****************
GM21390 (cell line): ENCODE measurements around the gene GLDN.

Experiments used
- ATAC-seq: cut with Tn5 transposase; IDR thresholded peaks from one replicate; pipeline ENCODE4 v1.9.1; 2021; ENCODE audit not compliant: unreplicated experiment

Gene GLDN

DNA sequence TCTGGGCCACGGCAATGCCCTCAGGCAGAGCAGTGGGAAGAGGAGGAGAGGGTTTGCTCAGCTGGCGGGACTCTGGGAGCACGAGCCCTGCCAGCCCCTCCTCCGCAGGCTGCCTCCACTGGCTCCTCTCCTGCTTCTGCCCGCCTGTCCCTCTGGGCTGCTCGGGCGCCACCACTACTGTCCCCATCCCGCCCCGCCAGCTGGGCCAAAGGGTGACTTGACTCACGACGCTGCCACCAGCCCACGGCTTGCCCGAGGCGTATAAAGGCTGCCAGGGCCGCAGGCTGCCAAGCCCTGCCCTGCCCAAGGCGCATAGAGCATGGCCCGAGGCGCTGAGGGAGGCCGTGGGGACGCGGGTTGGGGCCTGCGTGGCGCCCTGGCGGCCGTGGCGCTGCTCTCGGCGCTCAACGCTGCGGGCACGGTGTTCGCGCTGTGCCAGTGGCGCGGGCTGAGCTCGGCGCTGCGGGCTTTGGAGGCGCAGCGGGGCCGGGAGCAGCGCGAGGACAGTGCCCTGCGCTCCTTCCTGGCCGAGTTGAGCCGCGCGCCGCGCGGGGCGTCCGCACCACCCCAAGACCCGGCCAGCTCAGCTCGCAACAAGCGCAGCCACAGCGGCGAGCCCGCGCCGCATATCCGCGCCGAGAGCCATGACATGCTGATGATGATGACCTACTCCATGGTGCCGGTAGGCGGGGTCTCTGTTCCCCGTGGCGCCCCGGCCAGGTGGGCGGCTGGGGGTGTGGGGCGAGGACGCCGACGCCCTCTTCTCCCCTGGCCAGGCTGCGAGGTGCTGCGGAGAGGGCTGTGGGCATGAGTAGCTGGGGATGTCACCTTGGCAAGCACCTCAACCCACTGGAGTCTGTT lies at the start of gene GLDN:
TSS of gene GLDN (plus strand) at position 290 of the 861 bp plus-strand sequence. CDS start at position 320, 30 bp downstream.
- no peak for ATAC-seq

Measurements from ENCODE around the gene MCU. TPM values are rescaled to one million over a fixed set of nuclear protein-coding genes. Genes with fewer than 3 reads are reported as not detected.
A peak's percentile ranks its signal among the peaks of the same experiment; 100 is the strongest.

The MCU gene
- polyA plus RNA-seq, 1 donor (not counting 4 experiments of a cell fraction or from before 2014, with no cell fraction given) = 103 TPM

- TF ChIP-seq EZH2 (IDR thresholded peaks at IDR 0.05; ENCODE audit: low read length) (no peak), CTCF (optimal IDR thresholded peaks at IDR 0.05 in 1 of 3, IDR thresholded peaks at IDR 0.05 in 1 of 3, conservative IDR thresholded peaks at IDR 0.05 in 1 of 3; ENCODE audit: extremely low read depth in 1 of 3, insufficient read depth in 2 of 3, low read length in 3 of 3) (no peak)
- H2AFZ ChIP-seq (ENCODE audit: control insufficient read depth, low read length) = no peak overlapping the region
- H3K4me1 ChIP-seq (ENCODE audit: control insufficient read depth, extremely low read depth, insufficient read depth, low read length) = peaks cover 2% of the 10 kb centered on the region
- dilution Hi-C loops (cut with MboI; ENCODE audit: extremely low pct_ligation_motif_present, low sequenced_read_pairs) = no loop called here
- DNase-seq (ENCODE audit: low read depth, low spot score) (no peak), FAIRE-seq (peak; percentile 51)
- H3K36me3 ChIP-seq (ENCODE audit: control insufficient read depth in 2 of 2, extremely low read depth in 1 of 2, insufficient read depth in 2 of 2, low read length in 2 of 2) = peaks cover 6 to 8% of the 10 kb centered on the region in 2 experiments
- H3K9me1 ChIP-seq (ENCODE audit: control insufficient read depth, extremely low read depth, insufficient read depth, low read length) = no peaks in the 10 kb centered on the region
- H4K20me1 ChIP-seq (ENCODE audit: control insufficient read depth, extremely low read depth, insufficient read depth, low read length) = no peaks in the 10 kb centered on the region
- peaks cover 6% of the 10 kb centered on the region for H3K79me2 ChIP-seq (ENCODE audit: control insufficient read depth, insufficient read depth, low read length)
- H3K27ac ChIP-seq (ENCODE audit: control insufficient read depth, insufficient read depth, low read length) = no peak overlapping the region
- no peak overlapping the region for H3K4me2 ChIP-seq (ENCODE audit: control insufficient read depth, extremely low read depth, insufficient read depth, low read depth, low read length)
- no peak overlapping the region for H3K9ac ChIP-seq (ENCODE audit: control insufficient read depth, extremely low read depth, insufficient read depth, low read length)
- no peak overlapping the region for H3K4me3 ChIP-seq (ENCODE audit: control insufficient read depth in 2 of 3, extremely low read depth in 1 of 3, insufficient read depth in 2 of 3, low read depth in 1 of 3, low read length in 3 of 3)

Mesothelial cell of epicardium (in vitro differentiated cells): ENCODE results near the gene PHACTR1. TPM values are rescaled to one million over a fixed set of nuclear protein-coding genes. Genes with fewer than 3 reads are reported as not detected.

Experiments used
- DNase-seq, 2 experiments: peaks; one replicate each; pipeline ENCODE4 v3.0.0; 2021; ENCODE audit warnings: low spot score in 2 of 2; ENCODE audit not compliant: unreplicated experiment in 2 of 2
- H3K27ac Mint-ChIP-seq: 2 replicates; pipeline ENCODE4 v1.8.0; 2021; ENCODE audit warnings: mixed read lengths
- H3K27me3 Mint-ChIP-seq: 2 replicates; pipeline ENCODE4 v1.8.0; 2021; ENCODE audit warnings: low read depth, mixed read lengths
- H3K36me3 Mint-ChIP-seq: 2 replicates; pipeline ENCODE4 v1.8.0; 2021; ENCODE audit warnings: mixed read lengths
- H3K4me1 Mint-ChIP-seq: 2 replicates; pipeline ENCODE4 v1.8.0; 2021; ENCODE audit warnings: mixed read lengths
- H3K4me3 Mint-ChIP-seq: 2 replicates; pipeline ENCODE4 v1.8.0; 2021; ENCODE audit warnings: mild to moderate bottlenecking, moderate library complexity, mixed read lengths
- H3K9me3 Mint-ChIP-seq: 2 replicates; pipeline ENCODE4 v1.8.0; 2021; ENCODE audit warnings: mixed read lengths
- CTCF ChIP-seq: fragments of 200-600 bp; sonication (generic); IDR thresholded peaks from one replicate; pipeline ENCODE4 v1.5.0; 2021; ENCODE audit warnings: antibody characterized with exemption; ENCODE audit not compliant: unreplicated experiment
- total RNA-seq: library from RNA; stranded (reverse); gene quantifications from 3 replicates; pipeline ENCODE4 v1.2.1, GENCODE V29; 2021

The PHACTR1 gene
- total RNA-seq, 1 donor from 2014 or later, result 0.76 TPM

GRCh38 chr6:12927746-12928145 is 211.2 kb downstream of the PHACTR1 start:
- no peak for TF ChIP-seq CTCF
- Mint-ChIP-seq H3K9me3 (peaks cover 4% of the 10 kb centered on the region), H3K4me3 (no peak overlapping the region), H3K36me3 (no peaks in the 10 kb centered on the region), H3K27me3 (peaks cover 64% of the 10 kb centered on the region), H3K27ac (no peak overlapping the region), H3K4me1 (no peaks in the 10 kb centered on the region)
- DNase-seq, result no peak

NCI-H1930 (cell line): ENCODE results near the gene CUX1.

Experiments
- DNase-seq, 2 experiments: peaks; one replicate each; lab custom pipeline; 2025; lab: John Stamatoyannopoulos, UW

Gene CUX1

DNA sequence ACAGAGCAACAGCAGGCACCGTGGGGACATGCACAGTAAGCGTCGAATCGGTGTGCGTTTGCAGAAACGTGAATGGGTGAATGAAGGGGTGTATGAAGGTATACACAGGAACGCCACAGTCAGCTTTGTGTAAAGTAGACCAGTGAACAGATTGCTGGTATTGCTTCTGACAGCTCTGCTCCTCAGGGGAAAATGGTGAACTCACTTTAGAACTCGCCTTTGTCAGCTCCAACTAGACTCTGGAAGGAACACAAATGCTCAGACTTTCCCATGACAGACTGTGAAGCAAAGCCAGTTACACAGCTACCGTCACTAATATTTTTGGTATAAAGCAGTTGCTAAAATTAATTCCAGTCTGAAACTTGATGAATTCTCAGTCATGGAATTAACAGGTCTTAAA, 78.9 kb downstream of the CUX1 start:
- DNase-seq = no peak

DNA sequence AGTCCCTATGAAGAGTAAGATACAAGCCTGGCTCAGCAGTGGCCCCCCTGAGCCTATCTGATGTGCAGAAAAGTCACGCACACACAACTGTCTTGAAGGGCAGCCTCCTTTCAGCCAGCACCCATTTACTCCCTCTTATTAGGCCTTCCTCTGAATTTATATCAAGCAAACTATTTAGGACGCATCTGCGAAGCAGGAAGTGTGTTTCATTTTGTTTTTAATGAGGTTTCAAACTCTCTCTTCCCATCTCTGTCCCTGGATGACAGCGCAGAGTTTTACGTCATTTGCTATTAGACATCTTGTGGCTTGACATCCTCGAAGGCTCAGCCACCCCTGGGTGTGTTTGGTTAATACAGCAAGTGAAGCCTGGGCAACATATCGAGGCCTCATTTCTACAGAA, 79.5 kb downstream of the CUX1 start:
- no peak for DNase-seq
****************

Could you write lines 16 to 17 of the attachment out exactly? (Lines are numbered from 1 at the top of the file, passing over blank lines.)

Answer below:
- DNase-seq (ENCODE audit: low read depth, low spot score) (no peak), FAIRE-seq (peak; percentile 51)
- H3K36me3 ChIP-seq (ENCODE audit: control insufficient read depth in 2 of 2, extremely low read depth in 1 of 2, insufficient read depth in 2 of 2, low read length in 2 of 2) = peaks cover 6 to 8% of the 10 kb centered on the region in 2 experiments